State Budget Practice Report Cards and Budget Resource Guide
Arkansas was the only state to receive a D average, the second-lowest possible mark, in transparency for fiscal 2016 through 2018 (no state received a D-minus). Its shortcomings are numerous: The state lacks a consolidated website containing budget and other financial information essential in developing and analyzing its biennial spending plan. Arkansas also does not publish a capital budget, although some information about capital expenditures can be obtained from individual appropriations bills or the state’s transparency website. And like most states, Arkansas fails to disseminate information on deferred infrastructure maintenance liabilities.
The state also fared poorly in budget forecasting, with an average grade of D—the same as eight other states. Arkansas lacks consensus revenue forecasts, as well as multiyear expenditure and revenue estimates. The only forecasting area in which the state does well is in providing justification for short-term revenue growth projections.
Despite its weaknesses in forecasting expenditures and revenues, Arkansas was among sixteen states to achieve a top A average in the budget maneuvers category by regularly matching annual recurring expenditures and revenues.
Arkansas had a three-year average of C in reserve funds. The state has policies for disbursements from the rainy day fund but no policy for replenishing it. Decisions about depositing into the fund are left to the legislature, with no rules or statutory guidance
To emphasize the need for clear and comprehensible budgets to inform citizens, promote responsible policymaking, and improve fiscal stability, the Volcker Alliance in 2016 began a study of budgetary and financial reporting practices of all fifty states. The Volcker Alliance’s mission is to improve the effectiveness of the administration of government at all levels. Making state budgeting more transparent and accountable is an important part of that goal.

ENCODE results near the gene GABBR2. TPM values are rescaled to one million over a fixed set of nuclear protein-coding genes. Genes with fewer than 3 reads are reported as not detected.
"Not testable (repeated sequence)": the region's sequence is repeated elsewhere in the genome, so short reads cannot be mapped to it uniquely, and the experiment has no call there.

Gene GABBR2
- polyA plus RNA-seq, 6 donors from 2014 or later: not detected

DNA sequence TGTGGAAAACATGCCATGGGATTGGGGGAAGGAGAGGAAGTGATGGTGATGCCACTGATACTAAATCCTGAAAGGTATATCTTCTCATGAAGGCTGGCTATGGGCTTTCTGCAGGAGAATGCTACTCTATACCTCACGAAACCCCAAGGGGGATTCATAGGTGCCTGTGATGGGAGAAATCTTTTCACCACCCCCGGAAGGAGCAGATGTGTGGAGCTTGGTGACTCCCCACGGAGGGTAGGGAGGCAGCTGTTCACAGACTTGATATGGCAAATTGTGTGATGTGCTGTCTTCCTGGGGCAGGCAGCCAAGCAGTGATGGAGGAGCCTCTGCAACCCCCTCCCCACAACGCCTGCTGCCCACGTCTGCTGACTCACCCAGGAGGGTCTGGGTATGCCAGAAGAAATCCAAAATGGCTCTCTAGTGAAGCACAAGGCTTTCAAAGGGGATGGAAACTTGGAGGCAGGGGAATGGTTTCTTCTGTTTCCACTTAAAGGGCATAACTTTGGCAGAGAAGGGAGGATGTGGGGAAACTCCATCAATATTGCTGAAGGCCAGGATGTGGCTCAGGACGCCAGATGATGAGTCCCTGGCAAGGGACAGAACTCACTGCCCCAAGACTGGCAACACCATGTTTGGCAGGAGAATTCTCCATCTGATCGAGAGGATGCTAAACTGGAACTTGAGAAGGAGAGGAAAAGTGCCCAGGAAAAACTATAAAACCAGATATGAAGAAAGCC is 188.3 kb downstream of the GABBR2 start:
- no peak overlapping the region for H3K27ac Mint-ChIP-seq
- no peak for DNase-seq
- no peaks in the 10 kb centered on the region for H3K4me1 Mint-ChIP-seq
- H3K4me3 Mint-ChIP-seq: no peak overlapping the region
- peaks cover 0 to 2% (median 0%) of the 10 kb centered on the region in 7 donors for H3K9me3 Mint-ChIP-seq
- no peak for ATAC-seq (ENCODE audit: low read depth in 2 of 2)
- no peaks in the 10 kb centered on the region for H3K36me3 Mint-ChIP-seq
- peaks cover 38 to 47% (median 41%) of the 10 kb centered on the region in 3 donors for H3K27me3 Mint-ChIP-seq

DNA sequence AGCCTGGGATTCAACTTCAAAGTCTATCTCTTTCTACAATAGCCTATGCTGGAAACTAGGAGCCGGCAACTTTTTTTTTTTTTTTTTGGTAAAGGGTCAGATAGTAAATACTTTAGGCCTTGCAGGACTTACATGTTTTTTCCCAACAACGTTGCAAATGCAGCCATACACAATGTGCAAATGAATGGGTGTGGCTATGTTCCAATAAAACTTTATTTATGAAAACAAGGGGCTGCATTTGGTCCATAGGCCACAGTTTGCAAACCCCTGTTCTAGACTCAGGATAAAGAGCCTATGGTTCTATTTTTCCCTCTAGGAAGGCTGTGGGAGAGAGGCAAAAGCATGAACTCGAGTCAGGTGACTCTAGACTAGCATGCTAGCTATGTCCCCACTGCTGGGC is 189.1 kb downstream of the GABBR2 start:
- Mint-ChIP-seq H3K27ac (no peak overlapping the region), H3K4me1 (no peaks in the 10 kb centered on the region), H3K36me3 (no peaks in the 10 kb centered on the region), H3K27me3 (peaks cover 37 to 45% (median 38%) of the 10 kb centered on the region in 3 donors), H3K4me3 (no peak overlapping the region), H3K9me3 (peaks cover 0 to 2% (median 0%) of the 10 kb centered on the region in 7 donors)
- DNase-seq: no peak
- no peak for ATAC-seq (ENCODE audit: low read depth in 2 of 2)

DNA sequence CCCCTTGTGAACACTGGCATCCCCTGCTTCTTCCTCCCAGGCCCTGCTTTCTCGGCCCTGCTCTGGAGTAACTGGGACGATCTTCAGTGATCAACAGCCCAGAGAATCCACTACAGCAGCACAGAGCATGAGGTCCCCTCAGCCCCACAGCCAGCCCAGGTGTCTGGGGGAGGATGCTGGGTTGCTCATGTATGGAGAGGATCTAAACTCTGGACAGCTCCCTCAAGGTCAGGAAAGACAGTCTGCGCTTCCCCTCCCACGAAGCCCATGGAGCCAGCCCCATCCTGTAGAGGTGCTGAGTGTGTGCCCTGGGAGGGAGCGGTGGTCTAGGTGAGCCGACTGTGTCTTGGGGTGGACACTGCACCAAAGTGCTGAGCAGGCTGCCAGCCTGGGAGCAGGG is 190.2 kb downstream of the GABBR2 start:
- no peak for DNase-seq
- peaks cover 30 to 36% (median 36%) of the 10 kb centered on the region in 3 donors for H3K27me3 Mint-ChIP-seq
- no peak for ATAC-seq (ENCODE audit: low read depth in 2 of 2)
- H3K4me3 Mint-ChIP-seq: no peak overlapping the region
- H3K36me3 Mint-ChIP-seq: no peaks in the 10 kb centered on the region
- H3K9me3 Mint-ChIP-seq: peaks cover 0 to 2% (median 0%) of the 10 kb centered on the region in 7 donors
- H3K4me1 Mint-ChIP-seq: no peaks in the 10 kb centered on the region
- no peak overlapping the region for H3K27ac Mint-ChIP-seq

The report cards found here contain grades of the state's budgetary practices during the fiscal years of 2016 through 2018. Each state received marks in five critical categories, based on their adherence to best practices in several key budgeting indicators. The five categories covered methods used to achieve budgetary balance as well as how budgets and other financial information are disclosed to the public.
States received grades of A to D-minus (there are no “failed states”) for their procedures in estimating revenues and expenditures; their use of one-time actions to balance budgets; how they oversee and use rainy day funds and other fiscal reserves; the adequacy of their funding of public worker retirement and other postemployment benefits; and the quality of transparency of budget and related financial information. The grades are based on research conducted by public finance and budgeting professors and students at eight US schools of public administration or policy. The universities’ research efforts were augmented by Volcker Alliance staff, data consultants at Municipal Market Analytics, and special project consultants Katherine Barrett and Richard Greene.
State Budget Sources
State Budget Sources: An Annotated Guide to State Budgets, Financial Reports, and Fiscal Analyses is a resource published by the Volcker Alliance designed to help public officials, policy advocates, journalists, academics, and concerned citizens fully understand the critical fiscal decisions that governors and legislators must make. The guide includes the links below to budgets for this state as well as legislative analyses of budget bills and treasurers’ or comptrollers’ monthly state cash-flow statements; capital spending plans; reports on public-worker pension funding and returns; and reports by local and national fiscal research organizations, bond rating firms, and associations of state fiscal and finance officials.